Part 5 of “The Secession Tradition in America,” a paper presented at the 1995 Mises Institute conference, “Secession, State, and Economy.” Click here for Part 4, “Peaceful Disunion in Europe.”
The moral grandeur of Lincoln is rooted in the myth that he made a war on the South to abolish slavery. This is, at most, a Platonic noble lie designed to legitimate the Unionist regime. Lincoln thought that slavery was immoral, but so did Robert E. Lee.
And Lee, at his own expense, freed the slaves he had inherited, through marriage, from the family of George Washington. Only around fifteen percent of southerners even owned slaves, and the great majority of these had holdings of one to six. Jefferson Davis was an enlightened slave holder who said that once the Confederacy gained its independence, it would mean the end of slavery. The Confederate Cabinet agreed to abolish slavery within five years after the cessation of hostilities in exchange for recognition by Britain and France. Southerners were not fighting to preserve slavery, but simply and solely because they were being invaded. And the North certainly did not invade to abolish slavery.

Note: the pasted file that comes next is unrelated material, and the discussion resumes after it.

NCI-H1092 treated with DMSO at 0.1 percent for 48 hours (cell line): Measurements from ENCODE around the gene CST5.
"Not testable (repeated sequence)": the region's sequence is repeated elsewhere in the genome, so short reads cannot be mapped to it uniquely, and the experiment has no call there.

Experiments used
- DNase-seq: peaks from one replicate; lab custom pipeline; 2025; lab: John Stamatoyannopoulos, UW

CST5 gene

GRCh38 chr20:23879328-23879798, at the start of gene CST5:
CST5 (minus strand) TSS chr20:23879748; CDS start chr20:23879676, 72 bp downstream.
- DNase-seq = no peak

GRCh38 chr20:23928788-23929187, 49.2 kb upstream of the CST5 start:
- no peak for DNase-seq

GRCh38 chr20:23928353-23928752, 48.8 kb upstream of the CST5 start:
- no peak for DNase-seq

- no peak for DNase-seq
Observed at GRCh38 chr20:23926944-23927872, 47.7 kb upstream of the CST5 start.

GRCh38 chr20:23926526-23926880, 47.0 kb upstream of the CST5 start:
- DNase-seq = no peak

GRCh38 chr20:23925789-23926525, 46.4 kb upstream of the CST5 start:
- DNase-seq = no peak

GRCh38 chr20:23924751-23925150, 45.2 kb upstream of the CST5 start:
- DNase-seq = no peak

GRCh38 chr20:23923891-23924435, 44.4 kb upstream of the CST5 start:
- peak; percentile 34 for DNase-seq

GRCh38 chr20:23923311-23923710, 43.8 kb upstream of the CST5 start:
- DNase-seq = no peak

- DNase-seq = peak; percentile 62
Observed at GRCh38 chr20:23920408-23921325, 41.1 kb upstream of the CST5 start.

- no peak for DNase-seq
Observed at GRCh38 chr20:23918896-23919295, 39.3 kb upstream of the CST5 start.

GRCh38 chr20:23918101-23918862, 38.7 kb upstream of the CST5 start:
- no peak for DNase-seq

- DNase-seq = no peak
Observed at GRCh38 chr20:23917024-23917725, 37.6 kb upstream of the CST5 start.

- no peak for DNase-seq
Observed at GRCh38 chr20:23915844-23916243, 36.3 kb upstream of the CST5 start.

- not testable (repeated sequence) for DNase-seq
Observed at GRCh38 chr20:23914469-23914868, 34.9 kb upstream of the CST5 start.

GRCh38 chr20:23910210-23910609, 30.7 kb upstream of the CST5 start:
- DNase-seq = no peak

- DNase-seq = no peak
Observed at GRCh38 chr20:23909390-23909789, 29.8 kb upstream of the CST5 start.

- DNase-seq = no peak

Nor should this be surprising considering the Negrophobia that prevailed everywhere in the North. It was assumed by the vast majority of Americans, North and South, that America was a white European polity, and that the Indian and African populations were not—and were never to be—full participants in that polity. For example, blacks were excluded from the western territories. Oregon became a state in 1859, and its constitution, which was passed by a vote of eight to one, declared that
No free negro, or mulatto, not residing in this state at the time of the adoption of this constitution, shall ever come, reside, or be within this state, or hold any real estate, or make any contract, or maintain any suit therein; and the legislative assembly shall provide by penal laws for the removal by public officers of all such free negroes and mulattoes, and for their effectual exclusion from the state, and for the punishment of persons who shall bring them into the state, or employ or harbour them therein.
The constitution of Indiana contained the same prohibition. Lincoln’s state of Illinois prohibited the entrance of Africans unless they could post a bond of $1,000. Free Africans in northern states were severely regulated. The following regulation is from the Illinois revised statutes of 1833:………